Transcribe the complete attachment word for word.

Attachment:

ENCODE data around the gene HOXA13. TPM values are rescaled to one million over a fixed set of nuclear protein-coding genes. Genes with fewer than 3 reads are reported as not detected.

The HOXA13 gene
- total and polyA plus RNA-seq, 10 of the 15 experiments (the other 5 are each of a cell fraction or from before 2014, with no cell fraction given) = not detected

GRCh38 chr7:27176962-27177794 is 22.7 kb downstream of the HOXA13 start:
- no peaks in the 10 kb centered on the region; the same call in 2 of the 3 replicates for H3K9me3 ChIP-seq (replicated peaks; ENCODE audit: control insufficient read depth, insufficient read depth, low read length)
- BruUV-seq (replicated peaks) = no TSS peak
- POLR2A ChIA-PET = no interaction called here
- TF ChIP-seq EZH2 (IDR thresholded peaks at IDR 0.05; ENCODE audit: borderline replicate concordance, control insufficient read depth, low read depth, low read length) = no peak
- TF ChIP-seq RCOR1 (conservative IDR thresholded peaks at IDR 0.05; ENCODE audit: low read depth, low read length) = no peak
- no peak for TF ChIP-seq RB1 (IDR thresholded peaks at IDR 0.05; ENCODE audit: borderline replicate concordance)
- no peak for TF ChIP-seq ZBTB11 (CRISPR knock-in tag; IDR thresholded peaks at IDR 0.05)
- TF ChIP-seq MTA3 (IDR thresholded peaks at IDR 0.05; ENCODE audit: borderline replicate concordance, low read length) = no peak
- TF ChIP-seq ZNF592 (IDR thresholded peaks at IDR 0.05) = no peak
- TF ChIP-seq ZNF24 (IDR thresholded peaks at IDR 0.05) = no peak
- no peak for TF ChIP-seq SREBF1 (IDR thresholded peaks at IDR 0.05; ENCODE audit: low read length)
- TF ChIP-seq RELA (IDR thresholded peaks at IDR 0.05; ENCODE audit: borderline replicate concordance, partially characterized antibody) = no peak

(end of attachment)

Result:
ENCODE data around the gene HOXA13. TPM values are rescaled to one million over a fixed set of nuclear protein-coding genes. Genes with fewer than 3 reads are reported as not detected.

The HOXA13 gene
- total and polyA plus RNA-seq, 10 of the 15 experiments (the other 5 are each of a cell fraction or from before 2014, with no cell fraction given) = not detected

GRCh38 chr7:27176962-27177794 is 22.7 kb downstream of the HOXA13 start:
- no peaks in the 10 kb centered on the region; the same call in 2 of the 3 replicates for H3K9me3 ChIP-seq (replicated peaks; ENCODE audit: control insufficient read depth, insufficient read depth, low read length)
- BruUV-seq (replicated peaks) = no TSS peak
- POLR2A ChIA-PET = no interaction called here
- TF ChIP-seq EZH2 (IDR thresholded peaks at IDR 0.05; ENCODE audit: borderline replicate concordance, control insufficient read depth, low read depth, low read length) = no peak
- TF ChIP-seq RCOR1 (conservative IDR thresholded peaks at IDR 0.05; ENCODE audit: low read depth, low read length) = no peak
- no peak for TF ChIP-seq RB1 (IDR thresholded peaks at IDR 0.05; ENCODE audit: borderline replicate concordance)
- no peak for TF ChIP-seq ZBTB11 (CRISPR knock-in tag; IDR thresholded peaks at IDR 0.05)
- TF ChIP-seq MTA3 (IDR thresholded peaks at IDR 0.05; ENCODE audit: borderline replicate concordance, low read length) = no peak
- TF ChIP-seq ZNF592 (IDR thresholded peaks at IDR 0.05) = no peak
- TF ChIP-seq ZNF24 (IDR thresholded peaks at IDR 0.05) = no peak
- no peak for TF ChIP-seq SREBF1 (IDR thresholded peaks at IDR 0.05; ENCODE audit: low read length)
- TF ChIP-seq RELA (IDR thresholded peaks at IDR 0.05; ENCODE audit: borderline replicate concordance, partially characterized antibody) = no peak